UPDATE Jan. 16, 2015: Russian Health Ministry spokesman Oleg Salagai said the new restrictions will not affect transgender drivers, according to the Associated Press.
In comments carried by the Interfax news agency, Salagai is quoted as saying that the ban would only target people with psychological conditions whose "mental reactions ... make driving a vehicle a source of danger."
Russia has reportedly banned transgender people, as well as those who suffer from "disorders of sexual preference," from obtaining driver's licenses.
The BBC reports that the Russian government has released a legislative document which outlines a revised set of medical controls for drivers in an effort to cut down on the number of car accidents.
Although most of the provisions refer to physical impairments (such as blindness), "gender identity disorders" including "transsexualism” and “dual-role transvestism” are referenced in the document, as well as “sadomasochism" and “exhibitionism," according to BuzzFeed's J. Lester Feder and Susie Armitage.
Among those to decry the new regulations was Shawn Gaylord of Human Rights First, who noted that "banning people from driving based on their gender identity or expression is ridiculous and just another example of the Russian regime’s methodical rollback of basic human rights for its citizens.”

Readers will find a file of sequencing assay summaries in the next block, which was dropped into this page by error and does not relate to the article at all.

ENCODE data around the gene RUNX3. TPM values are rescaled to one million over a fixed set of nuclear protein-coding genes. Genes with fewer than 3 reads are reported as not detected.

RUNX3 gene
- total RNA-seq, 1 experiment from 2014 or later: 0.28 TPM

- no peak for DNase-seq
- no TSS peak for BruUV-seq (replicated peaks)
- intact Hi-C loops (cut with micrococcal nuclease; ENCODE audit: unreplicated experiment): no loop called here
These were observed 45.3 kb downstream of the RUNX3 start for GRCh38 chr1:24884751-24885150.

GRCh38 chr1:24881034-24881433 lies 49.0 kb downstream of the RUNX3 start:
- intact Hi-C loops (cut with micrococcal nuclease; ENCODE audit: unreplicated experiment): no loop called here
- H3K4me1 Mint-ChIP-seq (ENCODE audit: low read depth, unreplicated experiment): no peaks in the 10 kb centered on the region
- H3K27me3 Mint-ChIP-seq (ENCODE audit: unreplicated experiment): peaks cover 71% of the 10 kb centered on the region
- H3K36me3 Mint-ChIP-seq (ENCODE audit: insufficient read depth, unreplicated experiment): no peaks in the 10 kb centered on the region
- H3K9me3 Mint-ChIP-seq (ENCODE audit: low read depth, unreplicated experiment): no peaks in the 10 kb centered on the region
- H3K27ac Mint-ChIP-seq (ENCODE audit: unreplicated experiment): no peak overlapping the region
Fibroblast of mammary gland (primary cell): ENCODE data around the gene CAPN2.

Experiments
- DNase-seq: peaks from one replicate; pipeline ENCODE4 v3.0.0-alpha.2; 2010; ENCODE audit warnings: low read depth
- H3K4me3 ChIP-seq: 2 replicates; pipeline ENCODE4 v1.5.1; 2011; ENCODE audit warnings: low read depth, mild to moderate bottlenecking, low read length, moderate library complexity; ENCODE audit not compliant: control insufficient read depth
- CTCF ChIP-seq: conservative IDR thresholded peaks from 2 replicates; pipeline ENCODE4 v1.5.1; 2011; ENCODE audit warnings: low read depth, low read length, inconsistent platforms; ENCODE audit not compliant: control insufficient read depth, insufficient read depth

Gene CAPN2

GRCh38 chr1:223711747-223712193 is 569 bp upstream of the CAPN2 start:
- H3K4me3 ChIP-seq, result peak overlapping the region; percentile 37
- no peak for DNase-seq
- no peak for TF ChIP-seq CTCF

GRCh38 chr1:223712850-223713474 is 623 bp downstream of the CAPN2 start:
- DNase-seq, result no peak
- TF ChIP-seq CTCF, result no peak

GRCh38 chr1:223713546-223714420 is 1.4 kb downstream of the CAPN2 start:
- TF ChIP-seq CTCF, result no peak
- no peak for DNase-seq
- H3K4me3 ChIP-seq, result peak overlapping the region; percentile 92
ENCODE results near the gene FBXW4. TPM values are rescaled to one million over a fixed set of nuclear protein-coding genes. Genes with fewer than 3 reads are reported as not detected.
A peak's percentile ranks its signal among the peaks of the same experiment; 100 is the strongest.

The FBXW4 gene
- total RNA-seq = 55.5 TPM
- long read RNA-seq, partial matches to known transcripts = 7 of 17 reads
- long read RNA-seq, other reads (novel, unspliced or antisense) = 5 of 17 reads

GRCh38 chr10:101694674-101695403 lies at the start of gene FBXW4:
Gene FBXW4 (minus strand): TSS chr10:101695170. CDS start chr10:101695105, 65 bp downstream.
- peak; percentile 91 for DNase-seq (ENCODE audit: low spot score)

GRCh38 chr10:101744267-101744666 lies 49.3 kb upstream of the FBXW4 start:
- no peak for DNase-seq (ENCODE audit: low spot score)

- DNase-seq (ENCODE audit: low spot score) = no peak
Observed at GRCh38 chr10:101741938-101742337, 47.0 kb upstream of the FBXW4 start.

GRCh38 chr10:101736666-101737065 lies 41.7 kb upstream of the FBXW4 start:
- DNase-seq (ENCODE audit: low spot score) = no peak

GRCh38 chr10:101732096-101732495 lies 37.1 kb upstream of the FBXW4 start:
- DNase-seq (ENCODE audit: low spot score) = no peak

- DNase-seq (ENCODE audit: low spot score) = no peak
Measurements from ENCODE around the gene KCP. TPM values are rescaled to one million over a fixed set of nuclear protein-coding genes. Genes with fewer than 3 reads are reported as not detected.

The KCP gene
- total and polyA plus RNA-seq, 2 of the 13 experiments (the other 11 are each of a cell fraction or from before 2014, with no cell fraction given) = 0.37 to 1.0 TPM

“Beyond the denial of basic freedoms, this provision may deter transgender people from seeking mental health services for fear of receiving a diagnosis that would strip them of their right to drive, and leaves the door open for increased harassment, persecution, and discrimination of transgender people by Russian authorities," Gaylord added in a statement emailed to The Huffington Post which also appeared on the group's website. "We urge the United States to immediately condemn this provision and to press the Russian government to repeal this decision."
While Russian psychiatric expert Mikhail Strakhov and Valery Evtushenko of the Russian Psychiatric Association were among those to also condemn the regulations, Alexander Kotov of Russia's Professional Drivers Union said be believed "toughening medical requirements for applicants is fully justified," according to the BBC.
Of course, the driving regulations are just one contribution in what appears to be an increasingly volatile environment for lesbian, gay, bisexual and transgender (LGBT) Russians.
Russia's stance on its LGBT residents came under intense scrutiny last year in the wake of global speculation as to how its controversial "gay propaganda" law would impact foreign athletes participating in the 2014 Winter Olympics in Sochi, as well as attendees.